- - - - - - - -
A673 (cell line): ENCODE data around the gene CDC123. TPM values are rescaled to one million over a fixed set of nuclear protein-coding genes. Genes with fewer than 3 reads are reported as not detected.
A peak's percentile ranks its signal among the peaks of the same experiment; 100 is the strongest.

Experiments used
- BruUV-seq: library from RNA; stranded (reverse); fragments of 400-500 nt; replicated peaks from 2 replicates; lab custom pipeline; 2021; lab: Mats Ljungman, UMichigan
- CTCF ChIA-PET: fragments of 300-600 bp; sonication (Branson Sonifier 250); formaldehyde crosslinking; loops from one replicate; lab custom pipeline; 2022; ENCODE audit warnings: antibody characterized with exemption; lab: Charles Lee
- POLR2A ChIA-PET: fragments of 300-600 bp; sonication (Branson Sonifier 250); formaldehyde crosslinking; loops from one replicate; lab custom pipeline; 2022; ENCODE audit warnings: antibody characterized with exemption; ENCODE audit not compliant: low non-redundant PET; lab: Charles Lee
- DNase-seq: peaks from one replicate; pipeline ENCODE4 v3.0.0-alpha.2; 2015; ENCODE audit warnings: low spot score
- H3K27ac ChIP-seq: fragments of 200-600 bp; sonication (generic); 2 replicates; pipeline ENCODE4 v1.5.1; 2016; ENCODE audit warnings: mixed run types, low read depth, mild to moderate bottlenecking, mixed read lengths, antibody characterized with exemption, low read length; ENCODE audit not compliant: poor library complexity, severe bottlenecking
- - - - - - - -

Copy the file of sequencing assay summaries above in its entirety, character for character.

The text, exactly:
A673 (cell line): ENCODE data around the gene CDC123. TPM values are rescaled to one million over a fixed set of nuclear protein-coding genes. Genes with fewer than 3 reads are reported as not detected.
A peak's percentile ranks its signal among the peaks of the same experiment; 100 is the strongest.

Experiments used
- BruUV-seq: library from RNA; stranded (reverse); fragments of 400-500 nt; replicated peaks from 2 replicates; lab custom pipeline; 2021; lab: Mats Ljungman, UMichigan
- CTCF ChIA-PET: fragments of 300-600 bp; sonication (Branson Sonifier 250); formaldehyde crosslinking; loops from one replicate; lab custom pipeline; 2022; ENCODE audit warnings: antibody characterized with exemption; lab: Charles Lee
- POLR2A ChIA-PET: fragments of 300-600 bp; sonication (Branson Sonifier 250); formaldehyde crosslinking; loops from one replicate; lab custom pipeline; 2022; ENCODE audit warnings: antibody characterized with exemption; ENCODE audit not compliant: low non-redundant PET; lab: Charles Lee
- DNase-seq: peaks from one replicate; pipeline ENCODE4 v3.0.0-alpha.2; 2015; ENCODE audit warnings: low spot score
- H3K27ac ChIP-seq: fragments of 200-600 bp; sonication (generic); 2 replicates; pipeline ENCODE4 v1.5.1; 2016; ENCODE audit warnings: mixed run types, low read depth, mild to moderate bottlenecking, mixed read lengths, antibody characterized with exemption, low read length; ENCODE audit not compliant: poor library complexity, severe bottlenecking